Practice, they say, makes perfect. An overstatement, of course, but practice is the way to cultivate a complex skill, like playing an instrument or a sport. I credit my early music training with instilling in me a belief in practice as a road to accomplishment. (Some of my thoughts on piano practice are here.) Fortunately, I actually like to practice golf. When things are working well, and the ball is flying high and long, it’s immediately satisfying. And when things aren’t, it’s an interesting puzzle: what’s not working properly? You can change a little of this and try again, and if that doesn’t work, try something else. It requires perseverance. It also requires patience. It takes time.


On Friday (a holiday), I took a couple of hours to practice each of the basic skills — short irons, medium clubs, fairway woods, drives, finesse pitches, chips, and putts. (I didn’t have a chance to do sand shots.) In the full swing shots, I was focusing on getting more of my body into the shot by leading with the hips. Some were flying too much to the right, but I tagged a few quite properly. My sight problem made it difficult to see where the balls landed, but didn’t hinder my hitting.

On Saturday I played my first eighteen holes of the new year with friends at Raleigh Country Club. A lot of the grass was still brown, and the greens were bumpy from core aeration, but it was still good to be back. My playing was uneven, and the score was disappointing, but there were some good shots, and hope for the future.

Hitting balls at the country club and watching chimney swifts

On Friday one of my Red Hat colleagues took some pictures of me for our website. In recent years I’ve got over some of the awkward self-consciousness of being peered into by a camera, though it is still slightly embarrassing. Anyhow, here is one of the pictures.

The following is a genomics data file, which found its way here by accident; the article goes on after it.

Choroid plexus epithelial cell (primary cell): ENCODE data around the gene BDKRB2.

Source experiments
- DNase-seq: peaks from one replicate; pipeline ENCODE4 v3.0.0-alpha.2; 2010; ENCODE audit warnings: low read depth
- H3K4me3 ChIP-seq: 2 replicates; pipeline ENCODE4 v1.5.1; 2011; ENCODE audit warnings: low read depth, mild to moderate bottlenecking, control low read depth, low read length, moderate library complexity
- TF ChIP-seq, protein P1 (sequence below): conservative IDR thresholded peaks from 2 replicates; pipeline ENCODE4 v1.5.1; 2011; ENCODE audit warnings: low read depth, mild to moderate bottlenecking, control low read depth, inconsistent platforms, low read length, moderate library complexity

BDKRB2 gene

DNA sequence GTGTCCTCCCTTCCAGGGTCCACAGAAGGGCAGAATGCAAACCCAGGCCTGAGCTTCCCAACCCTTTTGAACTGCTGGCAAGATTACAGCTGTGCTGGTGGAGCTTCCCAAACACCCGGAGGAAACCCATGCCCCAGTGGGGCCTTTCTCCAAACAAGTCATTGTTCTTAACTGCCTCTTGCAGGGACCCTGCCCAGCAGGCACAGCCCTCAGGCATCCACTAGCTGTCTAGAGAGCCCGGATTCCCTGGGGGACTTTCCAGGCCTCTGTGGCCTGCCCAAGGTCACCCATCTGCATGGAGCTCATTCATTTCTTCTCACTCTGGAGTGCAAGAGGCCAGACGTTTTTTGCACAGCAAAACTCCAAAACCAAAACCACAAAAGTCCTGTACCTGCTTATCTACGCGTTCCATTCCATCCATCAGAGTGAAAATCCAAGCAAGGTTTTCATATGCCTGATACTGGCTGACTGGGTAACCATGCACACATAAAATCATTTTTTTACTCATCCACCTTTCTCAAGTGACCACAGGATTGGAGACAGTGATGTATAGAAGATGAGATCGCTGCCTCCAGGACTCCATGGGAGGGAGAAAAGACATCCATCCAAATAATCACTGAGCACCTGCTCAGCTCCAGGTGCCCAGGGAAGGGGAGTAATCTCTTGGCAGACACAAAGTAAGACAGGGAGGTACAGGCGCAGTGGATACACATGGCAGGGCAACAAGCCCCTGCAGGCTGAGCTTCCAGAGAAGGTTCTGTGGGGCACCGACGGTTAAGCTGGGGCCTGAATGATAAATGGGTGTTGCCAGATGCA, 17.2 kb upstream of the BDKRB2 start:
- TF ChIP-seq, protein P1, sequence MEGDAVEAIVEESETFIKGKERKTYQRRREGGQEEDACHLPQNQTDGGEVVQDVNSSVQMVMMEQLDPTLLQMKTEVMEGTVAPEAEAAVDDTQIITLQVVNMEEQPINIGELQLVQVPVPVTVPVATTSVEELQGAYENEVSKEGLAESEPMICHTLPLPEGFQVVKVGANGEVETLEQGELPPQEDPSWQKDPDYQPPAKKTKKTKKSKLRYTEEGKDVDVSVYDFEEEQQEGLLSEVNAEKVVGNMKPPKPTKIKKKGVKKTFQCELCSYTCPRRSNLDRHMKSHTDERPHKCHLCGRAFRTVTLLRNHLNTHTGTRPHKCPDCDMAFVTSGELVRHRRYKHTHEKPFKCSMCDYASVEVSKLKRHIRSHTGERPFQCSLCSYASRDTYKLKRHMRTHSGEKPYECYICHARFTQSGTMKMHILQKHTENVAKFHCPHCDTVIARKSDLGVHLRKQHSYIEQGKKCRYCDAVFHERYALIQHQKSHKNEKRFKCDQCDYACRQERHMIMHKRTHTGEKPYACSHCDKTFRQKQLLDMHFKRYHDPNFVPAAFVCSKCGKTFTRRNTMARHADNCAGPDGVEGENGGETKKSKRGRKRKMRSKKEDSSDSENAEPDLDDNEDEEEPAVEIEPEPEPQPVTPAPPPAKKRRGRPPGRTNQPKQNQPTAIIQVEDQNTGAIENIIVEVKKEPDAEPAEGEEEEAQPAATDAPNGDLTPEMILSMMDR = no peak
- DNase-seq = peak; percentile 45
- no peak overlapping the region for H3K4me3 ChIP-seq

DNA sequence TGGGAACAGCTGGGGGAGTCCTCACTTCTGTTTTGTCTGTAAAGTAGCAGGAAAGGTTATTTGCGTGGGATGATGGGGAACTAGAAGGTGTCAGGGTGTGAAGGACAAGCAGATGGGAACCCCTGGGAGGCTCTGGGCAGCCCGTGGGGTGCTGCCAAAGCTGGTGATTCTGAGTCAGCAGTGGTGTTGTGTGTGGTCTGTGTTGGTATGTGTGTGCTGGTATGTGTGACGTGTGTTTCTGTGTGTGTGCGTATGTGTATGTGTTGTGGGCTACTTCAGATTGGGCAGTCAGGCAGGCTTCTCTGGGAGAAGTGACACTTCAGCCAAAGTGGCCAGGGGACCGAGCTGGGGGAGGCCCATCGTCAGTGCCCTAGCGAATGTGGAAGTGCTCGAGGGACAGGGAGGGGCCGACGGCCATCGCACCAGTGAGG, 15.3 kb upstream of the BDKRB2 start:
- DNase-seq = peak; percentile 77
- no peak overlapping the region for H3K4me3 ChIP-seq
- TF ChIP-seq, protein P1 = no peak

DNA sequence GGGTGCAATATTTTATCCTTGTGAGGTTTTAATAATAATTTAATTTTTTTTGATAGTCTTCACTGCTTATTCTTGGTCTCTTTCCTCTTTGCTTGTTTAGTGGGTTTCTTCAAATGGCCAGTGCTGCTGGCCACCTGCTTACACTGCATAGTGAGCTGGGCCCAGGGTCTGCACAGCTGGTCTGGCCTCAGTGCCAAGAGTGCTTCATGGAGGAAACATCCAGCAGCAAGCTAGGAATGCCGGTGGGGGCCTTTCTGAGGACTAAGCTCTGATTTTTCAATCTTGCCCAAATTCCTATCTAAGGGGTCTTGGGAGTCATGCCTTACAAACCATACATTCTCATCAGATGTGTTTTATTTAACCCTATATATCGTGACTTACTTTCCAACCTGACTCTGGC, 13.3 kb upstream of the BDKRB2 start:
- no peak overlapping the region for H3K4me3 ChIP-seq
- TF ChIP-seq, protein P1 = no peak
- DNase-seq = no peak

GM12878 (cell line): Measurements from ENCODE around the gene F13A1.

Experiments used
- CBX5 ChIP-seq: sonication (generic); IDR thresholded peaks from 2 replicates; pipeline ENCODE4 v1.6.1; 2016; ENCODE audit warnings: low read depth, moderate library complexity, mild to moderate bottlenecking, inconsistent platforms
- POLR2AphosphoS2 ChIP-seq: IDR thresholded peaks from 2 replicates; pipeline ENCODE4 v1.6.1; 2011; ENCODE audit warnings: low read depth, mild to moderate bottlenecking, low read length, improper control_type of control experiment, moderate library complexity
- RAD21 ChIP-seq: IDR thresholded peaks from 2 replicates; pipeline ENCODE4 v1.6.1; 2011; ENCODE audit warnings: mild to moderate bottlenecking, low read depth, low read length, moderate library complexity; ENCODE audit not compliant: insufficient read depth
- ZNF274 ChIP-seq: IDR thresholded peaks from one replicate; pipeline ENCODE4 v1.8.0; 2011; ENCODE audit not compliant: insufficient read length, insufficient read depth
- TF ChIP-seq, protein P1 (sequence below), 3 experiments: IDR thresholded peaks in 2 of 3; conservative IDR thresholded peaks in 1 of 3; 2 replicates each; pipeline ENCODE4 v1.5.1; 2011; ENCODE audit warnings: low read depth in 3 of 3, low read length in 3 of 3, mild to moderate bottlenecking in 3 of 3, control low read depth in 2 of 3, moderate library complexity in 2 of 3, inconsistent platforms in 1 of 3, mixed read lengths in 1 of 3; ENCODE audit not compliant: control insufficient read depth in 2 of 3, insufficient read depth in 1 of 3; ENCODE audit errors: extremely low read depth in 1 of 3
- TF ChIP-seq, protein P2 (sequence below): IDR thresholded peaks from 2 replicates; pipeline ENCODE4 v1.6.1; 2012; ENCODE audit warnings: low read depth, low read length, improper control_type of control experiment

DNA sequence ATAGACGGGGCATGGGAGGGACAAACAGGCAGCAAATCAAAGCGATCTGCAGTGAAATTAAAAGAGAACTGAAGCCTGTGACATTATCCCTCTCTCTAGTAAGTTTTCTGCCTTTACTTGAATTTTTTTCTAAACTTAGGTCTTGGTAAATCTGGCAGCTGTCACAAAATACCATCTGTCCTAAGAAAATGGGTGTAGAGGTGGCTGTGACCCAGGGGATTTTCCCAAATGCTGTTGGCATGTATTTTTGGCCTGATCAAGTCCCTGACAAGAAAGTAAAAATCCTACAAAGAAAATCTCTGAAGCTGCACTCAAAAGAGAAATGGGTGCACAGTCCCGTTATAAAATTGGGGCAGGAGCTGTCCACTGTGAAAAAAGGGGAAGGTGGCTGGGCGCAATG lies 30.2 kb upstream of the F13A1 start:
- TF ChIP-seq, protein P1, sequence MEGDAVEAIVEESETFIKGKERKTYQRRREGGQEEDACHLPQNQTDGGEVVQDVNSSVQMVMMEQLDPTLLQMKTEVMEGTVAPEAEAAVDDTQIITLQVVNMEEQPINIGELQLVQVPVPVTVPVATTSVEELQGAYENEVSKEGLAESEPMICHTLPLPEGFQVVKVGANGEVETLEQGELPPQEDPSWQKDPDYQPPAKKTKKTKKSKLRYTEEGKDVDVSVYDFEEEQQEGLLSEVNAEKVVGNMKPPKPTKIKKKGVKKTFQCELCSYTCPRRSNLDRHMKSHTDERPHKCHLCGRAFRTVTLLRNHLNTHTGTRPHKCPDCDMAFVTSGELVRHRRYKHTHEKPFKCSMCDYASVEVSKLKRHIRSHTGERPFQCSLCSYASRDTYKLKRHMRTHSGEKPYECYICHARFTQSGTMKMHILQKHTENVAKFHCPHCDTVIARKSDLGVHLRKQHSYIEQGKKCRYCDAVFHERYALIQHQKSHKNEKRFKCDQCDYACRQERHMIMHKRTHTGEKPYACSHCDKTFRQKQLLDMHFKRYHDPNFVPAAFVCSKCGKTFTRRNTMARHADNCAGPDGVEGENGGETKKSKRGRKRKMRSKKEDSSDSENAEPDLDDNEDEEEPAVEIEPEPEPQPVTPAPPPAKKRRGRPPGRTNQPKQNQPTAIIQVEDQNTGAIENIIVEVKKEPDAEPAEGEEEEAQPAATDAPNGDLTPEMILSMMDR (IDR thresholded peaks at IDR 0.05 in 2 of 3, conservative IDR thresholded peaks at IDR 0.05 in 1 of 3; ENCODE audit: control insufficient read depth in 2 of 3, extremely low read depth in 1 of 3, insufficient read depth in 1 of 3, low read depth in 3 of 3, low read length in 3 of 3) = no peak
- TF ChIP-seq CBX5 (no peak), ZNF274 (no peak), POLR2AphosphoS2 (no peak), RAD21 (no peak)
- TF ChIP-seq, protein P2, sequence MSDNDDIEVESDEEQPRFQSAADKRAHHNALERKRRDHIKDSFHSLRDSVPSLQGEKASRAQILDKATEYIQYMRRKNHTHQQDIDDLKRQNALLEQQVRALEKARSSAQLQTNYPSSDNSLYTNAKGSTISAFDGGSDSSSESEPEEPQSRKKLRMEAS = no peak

After work, I went over to Raleigh Country Club to practice at the driving range. I became a member at RCC a few weeks back. This is primarily a wonderful thing for which I am deeply grateful, but at the same time I have some cognitive dissonance. I do not come from a country club background. As a kid, I had friends who belonged and ones who didn’t, and didn’t see any systematic differences. But at some point I formed a view of country clubs as islands of unearned privilege, and of country clubbers as shallow, selfish snobs — people whose main political driver was paying less in taxes. Over time, I’ve known plenty of people who put the lie to that stereotype, but I still had trouble picturing myself wanting to join (to paraphrase Groucho Marx) any club that would have me as a member.

What changed? The most important thing was a deepening appreciation of golf. And the golf course at RCC is special. It’s the last course of Donald Ross, the legendary Scottish designer. The land rises and falls in a pleasing rhythm, with lakes and streams and bunkers, and mature trees, bushes, and flowers. It is beautiful, and also quite challenging. And it is less than 10 minutes from my apartment.

The staff has been really welcoming and friendly, as have most of the members. I really enjoy hitting balls on the driving range. When I hit a bad one, I just tee up another. I am playing with the concept that a more beautiful swing makes a more beautiful ball flight, and some of mine are flying well. But every now and again, I have an anxious moment when I feel out-of-place, and wonder if someone is about to quietly ask me to leave.

After hitting my quota at the range, I drove downtown and met Sally at the corner of Salisbury and Hargett Streets. She’d seen a story in the News and Observer about chimney swifts roosting in the Oddfellows Building there. We climbed the stairs of a parking garage across the street and looked upward.

Shortly before 7:00 pm, we saw the first few swifts appear from the northwest, and then there were more. Ultimately there were hundreds and hundreds, swarms of chimney swifts. They fluttered and veered, catching insects and making a high-pitched chatter. It was amazing. There was a kestrel that perched on the logo sign at the top of the Wachovia Building and occasionally swooped down, but the flock would counterattack. We’d hoped to see the swifts go down the Oddfellows Building chimney, but did not have a good angle to view the chimney. Finally it got dark, and we walked a couple of blocks to Dos Taquitos for dinner.